Vogue Magazine Features Story of Couple Giving Up Their Stuff
Okay, so it turned out our story about Paris Hilton adopting a minimalist lifestyle and moving into a tiny house was, in fact, not true. The picture was of Miss Hilton walking out of her $325k doghouse. On behalf of LifeEdited, I extend my apologies to Miss Hilton and all parties concerned (not Jay Shafer–he thought it was funny). As such, her tale may not be the harbinger of widespread adoption of the less is more living I thought it was. I do however have on good authority to believe the veracity of Prerna and Parag Gupta’s story. The minimalist conversion story itself is inspirational, but the thing that is most remarkable is where it appears. Vogue Magazine. That’s right, between ads for $2K Chanel handbags and Ralph Lauren’s “New Spring Looks” is a story about a couple finding happiness through simplifying and giving up most of their possessions.
The Gupta’s story follows a familiar arc (and very similar to LifeEdited founder Graham Hill’s that appeared in the NY Times). She was a tech entrepreneur, he a professor at Georgia Tech. The two lived modestly in a small Atlanta craftsman home. Prerna, who authored the essay, wrote: “Our house was in a part of the city known as Old Fourth Ward, where break-ins and vandalized cars were not uncommon—but we felt safe because we had nothing much to steal: a vintage couch we’d found on Craigslist, an IKEA footstool, an old TV.”
All that changed one day when an app the couple launched called Songify became a big hit. They had made it. Money, attention and emails flooded in. Within six months they had merged their company with a larger one and moved to the Bay Area to take jobs as high paid execs.
And of course they got stuff. “We bought and bought and bought: Persian rugs, espresso machines, decorative lamps,” Prerna wrote. They got a house with rooms they barely used. They started coveting their neighbor’s stuff.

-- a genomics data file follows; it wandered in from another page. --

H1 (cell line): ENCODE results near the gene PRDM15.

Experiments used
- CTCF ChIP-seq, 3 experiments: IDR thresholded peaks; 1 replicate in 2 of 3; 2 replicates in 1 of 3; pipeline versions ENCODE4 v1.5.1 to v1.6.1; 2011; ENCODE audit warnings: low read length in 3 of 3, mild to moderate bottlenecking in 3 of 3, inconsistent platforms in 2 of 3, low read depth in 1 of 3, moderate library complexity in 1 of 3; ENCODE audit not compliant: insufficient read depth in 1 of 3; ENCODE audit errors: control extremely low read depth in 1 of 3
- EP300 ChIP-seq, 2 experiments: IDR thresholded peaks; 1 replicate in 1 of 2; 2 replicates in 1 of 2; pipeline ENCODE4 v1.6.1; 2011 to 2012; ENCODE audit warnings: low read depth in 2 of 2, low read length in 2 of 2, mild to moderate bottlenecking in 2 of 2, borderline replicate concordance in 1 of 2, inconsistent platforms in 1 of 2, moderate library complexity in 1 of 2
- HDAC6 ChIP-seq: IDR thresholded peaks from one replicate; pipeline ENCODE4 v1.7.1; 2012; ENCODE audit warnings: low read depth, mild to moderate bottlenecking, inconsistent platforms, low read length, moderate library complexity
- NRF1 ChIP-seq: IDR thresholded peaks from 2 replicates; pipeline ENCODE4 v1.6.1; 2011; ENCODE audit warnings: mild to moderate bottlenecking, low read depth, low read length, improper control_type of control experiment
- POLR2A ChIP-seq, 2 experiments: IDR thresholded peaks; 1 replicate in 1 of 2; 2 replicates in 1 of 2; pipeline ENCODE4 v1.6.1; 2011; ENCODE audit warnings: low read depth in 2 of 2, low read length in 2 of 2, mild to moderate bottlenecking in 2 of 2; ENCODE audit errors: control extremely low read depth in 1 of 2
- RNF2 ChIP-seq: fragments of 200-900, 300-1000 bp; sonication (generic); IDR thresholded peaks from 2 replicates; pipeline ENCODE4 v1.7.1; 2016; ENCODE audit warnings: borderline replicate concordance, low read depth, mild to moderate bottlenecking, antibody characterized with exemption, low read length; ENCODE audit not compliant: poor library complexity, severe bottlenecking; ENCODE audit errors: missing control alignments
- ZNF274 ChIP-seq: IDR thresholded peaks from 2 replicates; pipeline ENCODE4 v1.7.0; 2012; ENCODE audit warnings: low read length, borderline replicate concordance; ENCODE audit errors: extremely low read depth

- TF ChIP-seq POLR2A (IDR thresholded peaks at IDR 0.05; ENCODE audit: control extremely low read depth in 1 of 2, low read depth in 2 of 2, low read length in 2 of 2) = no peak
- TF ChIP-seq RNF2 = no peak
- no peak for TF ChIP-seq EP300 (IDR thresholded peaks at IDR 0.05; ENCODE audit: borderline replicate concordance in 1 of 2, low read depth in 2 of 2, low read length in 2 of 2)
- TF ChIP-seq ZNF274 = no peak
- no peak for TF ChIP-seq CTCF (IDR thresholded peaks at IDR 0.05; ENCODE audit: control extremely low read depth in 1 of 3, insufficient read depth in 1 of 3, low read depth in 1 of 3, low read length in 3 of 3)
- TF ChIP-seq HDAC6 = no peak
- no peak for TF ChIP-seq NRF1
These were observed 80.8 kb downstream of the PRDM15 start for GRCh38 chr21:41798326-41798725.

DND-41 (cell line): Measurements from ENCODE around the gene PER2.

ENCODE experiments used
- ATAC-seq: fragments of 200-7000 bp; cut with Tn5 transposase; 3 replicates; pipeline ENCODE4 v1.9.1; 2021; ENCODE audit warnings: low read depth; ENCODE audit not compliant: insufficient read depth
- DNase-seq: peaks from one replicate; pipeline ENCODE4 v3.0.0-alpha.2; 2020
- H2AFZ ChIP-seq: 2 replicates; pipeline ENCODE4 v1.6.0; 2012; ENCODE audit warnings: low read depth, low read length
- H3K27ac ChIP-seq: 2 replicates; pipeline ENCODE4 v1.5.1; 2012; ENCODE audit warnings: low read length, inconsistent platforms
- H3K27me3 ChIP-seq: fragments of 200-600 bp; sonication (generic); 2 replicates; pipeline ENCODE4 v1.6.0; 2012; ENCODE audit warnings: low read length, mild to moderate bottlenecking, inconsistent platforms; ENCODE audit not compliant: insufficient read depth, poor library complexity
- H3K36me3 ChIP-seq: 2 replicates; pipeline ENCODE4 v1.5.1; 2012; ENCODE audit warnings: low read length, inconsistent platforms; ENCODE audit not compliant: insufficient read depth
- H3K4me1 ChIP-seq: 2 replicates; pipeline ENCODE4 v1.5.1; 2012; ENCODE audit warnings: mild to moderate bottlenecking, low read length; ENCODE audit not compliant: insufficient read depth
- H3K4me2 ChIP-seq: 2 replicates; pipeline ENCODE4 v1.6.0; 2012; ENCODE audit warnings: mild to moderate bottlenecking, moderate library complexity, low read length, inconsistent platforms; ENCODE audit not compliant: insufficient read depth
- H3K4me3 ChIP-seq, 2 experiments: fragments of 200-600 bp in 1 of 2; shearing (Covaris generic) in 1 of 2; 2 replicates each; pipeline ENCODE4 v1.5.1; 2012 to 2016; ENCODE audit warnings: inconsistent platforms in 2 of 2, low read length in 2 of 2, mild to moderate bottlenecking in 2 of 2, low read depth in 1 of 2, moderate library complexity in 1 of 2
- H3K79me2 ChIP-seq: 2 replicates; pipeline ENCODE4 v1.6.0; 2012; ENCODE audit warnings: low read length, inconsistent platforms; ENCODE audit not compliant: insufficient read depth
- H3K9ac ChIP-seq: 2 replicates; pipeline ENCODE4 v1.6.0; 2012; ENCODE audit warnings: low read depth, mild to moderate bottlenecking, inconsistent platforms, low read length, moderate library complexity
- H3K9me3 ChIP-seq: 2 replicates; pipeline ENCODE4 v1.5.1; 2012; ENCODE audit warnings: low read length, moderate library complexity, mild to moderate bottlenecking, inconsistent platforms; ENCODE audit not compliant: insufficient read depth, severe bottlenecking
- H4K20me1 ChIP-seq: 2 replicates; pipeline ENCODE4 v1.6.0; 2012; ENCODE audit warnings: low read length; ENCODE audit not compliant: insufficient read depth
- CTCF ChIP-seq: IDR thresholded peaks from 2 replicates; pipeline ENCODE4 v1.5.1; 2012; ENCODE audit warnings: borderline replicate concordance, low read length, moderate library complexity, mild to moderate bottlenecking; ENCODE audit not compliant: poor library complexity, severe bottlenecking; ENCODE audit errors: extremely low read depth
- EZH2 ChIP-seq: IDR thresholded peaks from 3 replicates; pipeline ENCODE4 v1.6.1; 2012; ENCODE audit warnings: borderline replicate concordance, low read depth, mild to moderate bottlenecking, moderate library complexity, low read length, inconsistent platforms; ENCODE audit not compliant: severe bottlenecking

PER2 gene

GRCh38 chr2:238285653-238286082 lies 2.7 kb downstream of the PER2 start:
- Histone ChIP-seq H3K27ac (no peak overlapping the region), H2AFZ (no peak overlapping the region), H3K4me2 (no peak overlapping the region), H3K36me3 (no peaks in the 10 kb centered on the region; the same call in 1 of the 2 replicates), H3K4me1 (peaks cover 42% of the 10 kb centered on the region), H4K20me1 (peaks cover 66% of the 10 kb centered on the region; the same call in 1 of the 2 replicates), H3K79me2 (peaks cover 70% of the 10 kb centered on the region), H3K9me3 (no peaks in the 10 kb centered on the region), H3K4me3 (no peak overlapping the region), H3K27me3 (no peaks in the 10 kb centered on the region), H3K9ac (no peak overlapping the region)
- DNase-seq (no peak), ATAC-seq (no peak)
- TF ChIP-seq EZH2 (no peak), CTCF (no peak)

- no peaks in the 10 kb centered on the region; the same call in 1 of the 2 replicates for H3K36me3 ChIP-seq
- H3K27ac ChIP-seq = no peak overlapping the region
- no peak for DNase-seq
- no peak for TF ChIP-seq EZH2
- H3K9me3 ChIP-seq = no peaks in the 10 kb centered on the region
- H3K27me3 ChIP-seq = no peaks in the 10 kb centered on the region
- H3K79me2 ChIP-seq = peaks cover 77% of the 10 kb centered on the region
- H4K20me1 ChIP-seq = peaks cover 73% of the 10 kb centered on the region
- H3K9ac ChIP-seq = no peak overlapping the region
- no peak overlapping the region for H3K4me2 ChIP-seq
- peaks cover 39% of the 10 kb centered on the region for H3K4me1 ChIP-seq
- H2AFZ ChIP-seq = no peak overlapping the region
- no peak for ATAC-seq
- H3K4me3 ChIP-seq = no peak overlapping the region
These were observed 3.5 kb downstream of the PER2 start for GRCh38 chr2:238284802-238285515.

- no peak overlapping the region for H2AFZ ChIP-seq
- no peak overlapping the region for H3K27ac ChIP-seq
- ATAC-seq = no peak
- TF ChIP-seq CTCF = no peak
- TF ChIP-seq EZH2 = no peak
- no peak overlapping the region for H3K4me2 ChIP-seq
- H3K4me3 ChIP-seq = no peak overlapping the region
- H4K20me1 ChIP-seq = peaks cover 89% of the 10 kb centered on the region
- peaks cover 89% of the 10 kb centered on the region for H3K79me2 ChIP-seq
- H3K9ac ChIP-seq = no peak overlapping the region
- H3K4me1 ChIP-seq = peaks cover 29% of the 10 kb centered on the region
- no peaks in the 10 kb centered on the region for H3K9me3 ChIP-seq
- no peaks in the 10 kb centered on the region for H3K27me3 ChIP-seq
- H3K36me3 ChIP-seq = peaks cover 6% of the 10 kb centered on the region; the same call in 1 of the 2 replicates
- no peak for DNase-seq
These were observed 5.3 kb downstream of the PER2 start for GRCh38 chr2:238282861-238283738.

And then something shifted. They began to fight over things like whether to get a Tesla or a Maserati. They became overwhelmed by their stuff. They realized the success they sought and all its trappings were not making them happier.
Unlike many in their position, they decided to stomp on the brakes rather speed up their lifestyle. Harkening back to a time they spent at a surfside Costa Rican resort–time spent living simply and happily–they decided to leave the jobs, ditch the stuff, live modestly, doing the work they wanted to do while traveling the world.
I won’t go into all the details of the story because you should read it yourself. To repeat, what’s amazing is the fact that Vogue chose to include it in their editorial lineup. While I’m not a regular Vogue reader, a quick perusal of their site reveals a strong predilection for consumption: urging women to get the latest fashion, makeup and so on. For them to feature a story about someone who writes about how awesome it is to get rid of most of her stuff and forgo new stuff for things she already has–it’s like a parasite that eats its host to survive (I mean this in the best possible way).
The Gupta’s tale along with a recent cover story in Time Magazine called “Minimalist Living: When a Lot Less Is More,” give good reason to think that minimalism–and perhaps our collective exhaustion from nonstop consumption–might be more than a passing trend.
photo credit: Josh McCullock